Interest groups developed and organized by faculty and students play a particularly active role in the life of the Centre. These groups maintain their own listserve and organize regular discussions and seminars. This is a great way to meet and discuss issues of common interest and perhaps even find new collaborations. If you would like to propose a new interest group please contact the Director.
The Faunal Interest Group has convened biweekly (Fridays from 11am to 1pm in the Archaeology Centre Board Room, AP140) since September 2007. We discuss new and old issues of zooarchaeological method and theory. We also host guest lecturers and provide a casual arena for our group members to present and receive input on their own research. Anyone who is interested in participating or attending these meetings can contact Danii Desmarais (firstname.lastname@example.org) for further information.
The Ceramics Interest Group is aimed at anyone working with, or interested in learning more about, ceramic artefacts, such as pottery, clay figurines or even architectural artefacts. Ceramics often form the most abundant traces of human activity in the archaeological record, as well as providing useful studies for ethnoarchaeological research, and experimental approaches, within current anthropology and archaeology. This interest group attracts a wide range of researchers, willing to share and explore the multidisciplinary techniques required to understand these complex facets of material culture. If you are interested in participating, please contact Stanley Klassen ( email@example.com) for more details.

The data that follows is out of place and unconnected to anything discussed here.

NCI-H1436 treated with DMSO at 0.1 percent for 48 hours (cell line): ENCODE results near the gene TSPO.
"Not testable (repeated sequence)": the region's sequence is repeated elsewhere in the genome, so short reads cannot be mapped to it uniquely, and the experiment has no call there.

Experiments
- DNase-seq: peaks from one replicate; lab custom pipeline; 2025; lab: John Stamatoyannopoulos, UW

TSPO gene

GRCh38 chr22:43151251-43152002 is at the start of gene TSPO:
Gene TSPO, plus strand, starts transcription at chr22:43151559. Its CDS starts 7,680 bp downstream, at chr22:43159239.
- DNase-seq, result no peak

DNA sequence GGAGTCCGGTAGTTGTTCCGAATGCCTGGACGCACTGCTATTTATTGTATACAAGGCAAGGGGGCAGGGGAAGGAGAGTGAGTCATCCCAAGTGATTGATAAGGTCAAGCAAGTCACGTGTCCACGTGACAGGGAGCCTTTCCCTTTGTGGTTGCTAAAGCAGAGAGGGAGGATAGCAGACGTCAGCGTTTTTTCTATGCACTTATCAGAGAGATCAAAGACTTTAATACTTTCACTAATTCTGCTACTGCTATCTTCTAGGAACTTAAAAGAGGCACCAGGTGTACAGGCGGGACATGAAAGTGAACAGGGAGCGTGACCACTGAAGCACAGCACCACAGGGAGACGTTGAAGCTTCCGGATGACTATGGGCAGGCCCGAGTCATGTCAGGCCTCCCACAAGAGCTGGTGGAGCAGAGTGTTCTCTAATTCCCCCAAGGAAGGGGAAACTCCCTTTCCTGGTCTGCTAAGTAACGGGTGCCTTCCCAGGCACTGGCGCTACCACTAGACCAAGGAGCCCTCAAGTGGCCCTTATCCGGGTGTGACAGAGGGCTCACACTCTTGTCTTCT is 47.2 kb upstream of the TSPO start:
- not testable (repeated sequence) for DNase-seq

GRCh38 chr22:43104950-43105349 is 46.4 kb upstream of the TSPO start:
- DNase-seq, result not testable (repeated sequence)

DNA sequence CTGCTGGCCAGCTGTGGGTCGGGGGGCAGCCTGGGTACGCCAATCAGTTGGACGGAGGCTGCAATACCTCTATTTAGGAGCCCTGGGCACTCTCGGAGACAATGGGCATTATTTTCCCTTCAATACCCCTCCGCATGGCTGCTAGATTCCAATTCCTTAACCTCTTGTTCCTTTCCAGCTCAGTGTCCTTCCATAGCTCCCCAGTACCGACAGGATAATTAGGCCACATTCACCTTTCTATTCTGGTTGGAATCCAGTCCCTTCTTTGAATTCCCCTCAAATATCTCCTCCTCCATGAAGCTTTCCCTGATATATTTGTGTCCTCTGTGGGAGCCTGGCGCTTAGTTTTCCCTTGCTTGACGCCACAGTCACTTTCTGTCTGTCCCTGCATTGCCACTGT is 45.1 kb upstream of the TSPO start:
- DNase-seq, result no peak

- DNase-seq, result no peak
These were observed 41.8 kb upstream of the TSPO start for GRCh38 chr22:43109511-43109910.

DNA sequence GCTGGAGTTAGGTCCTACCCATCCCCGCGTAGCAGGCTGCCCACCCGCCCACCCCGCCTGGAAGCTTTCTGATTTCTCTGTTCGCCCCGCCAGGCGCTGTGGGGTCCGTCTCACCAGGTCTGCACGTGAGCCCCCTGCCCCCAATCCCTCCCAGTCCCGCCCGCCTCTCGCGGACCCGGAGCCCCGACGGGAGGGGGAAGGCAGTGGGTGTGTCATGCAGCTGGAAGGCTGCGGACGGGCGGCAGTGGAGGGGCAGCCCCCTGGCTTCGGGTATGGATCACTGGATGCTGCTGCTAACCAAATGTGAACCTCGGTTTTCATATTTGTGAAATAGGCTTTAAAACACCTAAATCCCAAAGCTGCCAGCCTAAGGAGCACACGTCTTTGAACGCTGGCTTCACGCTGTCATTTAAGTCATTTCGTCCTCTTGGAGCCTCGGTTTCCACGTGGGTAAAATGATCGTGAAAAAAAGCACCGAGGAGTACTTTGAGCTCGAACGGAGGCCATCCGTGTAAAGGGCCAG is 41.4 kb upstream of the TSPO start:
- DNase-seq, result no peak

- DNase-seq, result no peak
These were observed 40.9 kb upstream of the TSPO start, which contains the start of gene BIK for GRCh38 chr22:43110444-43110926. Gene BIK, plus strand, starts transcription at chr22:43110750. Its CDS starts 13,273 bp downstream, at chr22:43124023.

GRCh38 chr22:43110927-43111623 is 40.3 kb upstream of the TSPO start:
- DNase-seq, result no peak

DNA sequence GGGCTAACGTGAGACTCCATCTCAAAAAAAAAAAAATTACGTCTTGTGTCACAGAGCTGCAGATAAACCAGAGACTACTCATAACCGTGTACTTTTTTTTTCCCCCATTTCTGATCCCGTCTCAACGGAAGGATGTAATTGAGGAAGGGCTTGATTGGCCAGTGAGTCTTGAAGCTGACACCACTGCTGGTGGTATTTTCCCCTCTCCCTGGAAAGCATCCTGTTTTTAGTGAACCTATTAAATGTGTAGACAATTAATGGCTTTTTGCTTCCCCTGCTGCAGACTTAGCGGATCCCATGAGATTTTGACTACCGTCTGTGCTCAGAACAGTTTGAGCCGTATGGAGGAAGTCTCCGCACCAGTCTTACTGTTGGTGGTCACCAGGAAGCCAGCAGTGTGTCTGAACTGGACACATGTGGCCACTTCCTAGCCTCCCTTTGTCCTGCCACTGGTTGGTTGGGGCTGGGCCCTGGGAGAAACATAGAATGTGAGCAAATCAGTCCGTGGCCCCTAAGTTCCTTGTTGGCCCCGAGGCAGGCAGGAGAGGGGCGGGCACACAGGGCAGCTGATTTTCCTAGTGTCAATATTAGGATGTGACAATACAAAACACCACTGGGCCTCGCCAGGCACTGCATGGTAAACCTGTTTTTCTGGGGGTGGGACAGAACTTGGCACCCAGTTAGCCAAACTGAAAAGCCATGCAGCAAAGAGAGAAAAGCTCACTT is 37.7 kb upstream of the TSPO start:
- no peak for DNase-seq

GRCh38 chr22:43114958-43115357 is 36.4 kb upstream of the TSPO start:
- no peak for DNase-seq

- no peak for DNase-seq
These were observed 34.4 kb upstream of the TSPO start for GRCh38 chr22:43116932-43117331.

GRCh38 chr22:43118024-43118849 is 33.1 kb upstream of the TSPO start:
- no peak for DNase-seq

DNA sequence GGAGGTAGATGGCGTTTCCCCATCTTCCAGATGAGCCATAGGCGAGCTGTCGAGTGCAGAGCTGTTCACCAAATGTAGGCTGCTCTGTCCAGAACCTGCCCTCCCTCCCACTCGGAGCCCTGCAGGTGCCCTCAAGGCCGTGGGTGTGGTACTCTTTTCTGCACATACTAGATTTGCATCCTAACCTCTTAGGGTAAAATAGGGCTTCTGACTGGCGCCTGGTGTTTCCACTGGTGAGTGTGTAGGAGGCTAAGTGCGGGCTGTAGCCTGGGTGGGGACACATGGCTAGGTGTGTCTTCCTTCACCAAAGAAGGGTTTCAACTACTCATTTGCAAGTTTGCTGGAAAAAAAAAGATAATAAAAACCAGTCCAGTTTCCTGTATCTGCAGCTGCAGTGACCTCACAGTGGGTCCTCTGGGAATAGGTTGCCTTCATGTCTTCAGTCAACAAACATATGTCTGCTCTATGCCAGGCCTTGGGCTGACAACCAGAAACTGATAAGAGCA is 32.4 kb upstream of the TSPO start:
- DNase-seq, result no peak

The Cultural Heritage Interest Group of the University of Toronto’s Archaeology Centre is dedicated to connecting and expanding scholarly and public discussions on the many issues surrounding the world’s cultural heritage. Issues such as the trade, collection and repatriation of artifacts, the political appropriation or destruction of cultural heritage, and the heritage concerns of indigenous peoples, descendant groups and others are central to archaeology and link the discipline to diverse publics, including policymakers, museum professionals, community members, developers, law enforcement officers, resource managers, academics, and other stakeholders.
Contact: Justin Jennings ( firstname.lastname@example.org) and Lena Mortensen ( email@example.com)
The Lithics Interest Group is open to anyone who would like to learn about and make stone tools. We have journal discussions and research talks with the occasional guest speaker, and we practice flintknapping. The Group has a global focus open to a wide range of technological method and theory topics. Anyone with an interest in stone tool technology and learning to flintknap is encouraged to attend! For more information contact Ken Holyoke (firstname.lastname@example.org).